6. I think women Posting on here is typical jealousy that they want to know about what Men are doing? They can’t believe that Men can actually survive without them and for Micheal’s Comment about this being like the White Party In Palm Springs Its Not at all like that

  7. The idea of opening such wounds and healing them while putting a man in touch with the innate power and depth of his manhood is a noble ideal that would seve all in society.

    Oh, brother. What drives people to believe this garbage?

  8. To Diana French — I am so sorry for your grief. I went through the Training Weekend about ten years ago and have a few thoughts to share, mostly to help you understand and heal some of your own sense of betrayal.

    The philosophies of Mankind Project are sound and their take on what is “wrong” with men today, I think, is mostly accurate too. Their procedures and policies are, however, naive and ignorant at best, self-serving, harmful and isolating at worst.

    Opening decades-old wounds in a man who has built an ego-shell around them is not child’s play nor the proper domain of a 48-hour intensive, even amongst trained therapists let alone those without such skills. The I group is hardly proper follow-up for anyone whose wounds are really brought up. But this is one of the things the New Warrior weekend aims at doing.

    The philosophy of exposing and healing such wounds so that a man can be more whole and more healthy and powerful is commendable. Most men are limited greatly — for example in the inability to be emotionally aware, present and sensitive — because of such woundings and poor modeling by father figures early on. The idea of opening such wounds and healing them while putting a man in touch with the innate power and depth of his manhood is a noble ideal that would seve all in society. BUT, what I think happened to your husband, and to so many others who “get in touch” with the fear and pain but are not properly guided through a “balanced” healing is that a man bleeds out the pus of the wound (anger, rage, judgment, etc.) and those men around him applaud. All else in his life be damned. This is not healing, nor loving, nor conscious. In theory, the support system is supposed to maintain the loving balance with reality. Diana, I think his support group, in ignoring you and his family responsibilities, betrayed the ideal more than he, as he was bleeding, they theoretically were not.

    Just a few thoughts. I wish you well with your healing. Do not judge either him or the ideal. The failing, I believe, is in howe much men need this healing but how few men, within the Project or not, are capable of providing it beyond an intense weekend of looking into our wounded hearts.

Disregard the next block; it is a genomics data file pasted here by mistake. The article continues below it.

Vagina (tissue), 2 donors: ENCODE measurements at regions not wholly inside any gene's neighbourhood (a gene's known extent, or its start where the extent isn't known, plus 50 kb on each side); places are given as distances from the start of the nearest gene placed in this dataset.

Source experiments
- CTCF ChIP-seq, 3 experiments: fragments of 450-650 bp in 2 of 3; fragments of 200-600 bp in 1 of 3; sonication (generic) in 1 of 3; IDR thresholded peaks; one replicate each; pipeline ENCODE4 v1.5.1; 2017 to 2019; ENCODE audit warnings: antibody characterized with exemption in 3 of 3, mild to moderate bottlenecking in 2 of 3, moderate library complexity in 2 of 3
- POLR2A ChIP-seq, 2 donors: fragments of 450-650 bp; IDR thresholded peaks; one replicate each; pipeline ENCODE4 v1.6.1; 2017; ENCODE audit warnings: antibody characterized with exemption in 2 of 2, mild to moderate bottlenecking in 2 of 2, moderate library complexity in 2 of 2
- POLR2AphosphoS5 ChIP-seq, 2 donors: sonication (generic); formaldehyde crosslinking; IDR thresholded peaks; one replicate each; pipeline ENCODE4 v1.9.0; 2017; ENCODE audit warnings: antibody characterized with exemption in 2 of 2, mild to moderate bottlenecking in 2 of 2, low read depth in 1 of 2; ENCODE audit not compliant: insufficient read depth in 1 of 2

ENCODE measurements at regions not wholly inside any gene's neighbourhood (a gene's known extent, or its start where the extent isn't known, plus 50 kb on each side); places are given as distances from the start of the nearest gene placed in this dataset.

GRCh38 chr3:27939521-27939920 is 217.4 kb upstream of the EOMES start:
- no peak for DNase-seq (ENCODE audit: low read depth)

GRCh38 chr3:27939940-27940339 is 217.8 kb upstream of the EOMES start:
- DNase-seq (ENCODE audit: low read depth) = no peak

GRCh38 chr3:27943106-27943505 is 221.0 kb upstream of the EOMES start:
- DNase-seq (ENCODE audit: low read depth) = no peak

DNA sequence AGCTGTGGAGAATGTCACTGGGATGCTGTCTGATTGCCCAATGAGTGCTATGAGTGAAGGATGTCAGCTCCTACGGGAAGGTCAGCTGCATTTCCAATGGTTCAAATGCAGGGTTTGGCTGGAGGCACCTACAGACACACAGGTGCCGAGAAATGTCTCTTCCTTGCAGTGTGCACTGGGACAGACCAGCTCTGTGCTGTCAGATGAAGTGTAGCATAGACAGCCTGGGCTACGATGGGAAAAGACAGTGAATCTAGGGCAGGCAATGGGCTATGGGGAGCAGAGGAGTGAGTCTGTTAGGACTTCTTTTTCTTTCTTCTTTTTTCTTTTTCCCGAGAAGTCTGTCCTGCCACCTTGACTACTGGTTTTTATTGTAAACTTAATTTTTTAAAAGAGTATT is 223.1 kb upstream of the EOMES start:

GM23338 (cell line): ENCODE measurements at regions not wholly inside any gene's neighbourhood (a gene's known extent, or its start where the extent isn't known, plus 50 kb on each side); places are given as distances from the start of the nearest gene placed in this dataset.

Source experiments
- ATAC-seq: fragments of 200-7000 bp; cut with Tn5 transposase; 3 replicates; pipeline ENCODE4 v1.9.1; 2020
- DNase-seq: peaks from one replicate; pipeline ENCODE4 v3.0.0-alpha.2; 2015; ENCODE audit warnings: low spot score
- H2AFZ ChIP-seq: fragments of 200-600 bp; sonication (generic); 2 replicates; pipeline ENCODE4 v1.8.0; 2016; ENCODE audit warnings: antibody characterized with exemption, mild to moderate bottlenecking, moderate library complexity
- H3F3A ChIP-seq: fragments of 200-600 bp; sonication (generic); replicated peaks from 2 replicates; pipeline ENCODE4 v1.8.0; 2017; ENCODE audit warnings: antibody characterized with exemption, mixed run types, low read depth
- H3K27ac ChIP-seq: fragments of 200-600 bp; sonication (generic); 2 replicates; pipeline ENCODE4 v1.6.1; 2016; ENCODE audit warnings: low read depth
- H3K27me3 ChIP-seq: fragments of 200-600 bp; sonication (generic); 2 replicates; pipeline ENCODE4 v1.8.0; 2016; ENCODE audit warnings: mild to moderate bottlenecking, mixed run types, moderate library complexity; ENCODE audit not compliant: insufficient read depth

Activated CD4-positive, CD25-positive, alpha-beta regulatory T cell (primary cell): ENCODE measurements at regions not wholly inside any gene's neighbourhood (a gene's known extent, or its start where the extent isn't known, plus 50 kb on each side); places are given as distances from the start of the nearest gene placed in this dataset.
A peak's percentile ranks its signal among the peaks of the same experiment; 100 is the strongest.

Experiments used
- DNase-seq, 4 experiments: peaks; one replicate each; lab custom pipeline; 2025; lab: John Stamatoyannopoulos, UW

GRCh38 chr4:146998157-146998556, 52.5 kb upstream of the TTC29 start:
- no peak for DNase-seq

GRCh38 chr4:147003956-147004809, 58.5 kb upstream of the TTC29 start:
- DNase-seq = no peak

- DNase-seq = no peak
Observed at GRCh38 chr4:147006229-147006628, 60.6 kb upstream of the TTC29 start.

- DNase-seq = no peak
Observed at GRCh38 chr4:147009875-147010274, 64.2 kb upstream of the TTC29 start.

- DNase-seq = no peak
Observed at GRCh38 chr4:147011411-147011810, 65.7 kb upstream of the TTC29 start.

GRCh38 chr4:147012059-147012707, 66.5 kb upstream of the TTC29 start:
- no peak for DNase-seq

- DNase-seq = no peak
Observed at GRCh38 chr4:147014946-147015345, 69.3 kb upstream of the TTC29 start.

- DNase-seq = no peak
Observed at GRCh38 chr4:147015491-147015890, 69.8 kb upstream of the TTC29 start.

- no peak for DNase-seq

9. It has been over ten years since I attended. And although there were certain positive aspects of MKP, I would not reccomend it. It may not technically be a “cult” or even an “LGAT” there is room for arguement there. But it did have many cult like tendencies. “Group thinking” were men repeat cliches and platitudes men do not truly individuate in such an environment, because most do not do their own cognitive work. The work is rushed, it can be traumatizing, and can cause prolongued regression which can be fairly destructive to an individual, family and community. Real criticism is actually discouraged, yes everyone their offers their two cents about this or that, but criticism their claims to universality is seen as “deconstructionist bullshit”, criticizing the work meant “you weren’t man enough” or “were afraid of facing your shadow” etc. Shadow work? Well let’s just say this is not really shadow work. Marie Louis Von Franz a Jungian said shadow work can not be done in groups because people will naturally conjur a confessional persona “I am greedy” “I am a liar” etc. Real shadow work is facing a much harder truth and once faced requires much more arduous and diligent work to assimalate in ones life. Is MKP all bad, well I would say their failure is very unconcious, they think they are doing “deep work” I question it. What I found was very often very arrogant, grandiose and narcissitic men strutting around professing in one way or the other how enlightened they were and how all men need to do this work to be “enlightened”. Neophyte Mysticism and megolomania is rampent there. Are there exceptions to the rule? I am not so sure. Most of the men I knew that sensed this or concur with what I am saying now left and found other ways to do soul work. Real soul work, real individuation is akin to what Freud called sublimation and Jung the transcendent function it occurs privately and not by group concensus.

  10. I would appreciate being notified as this is posted or if any replies are made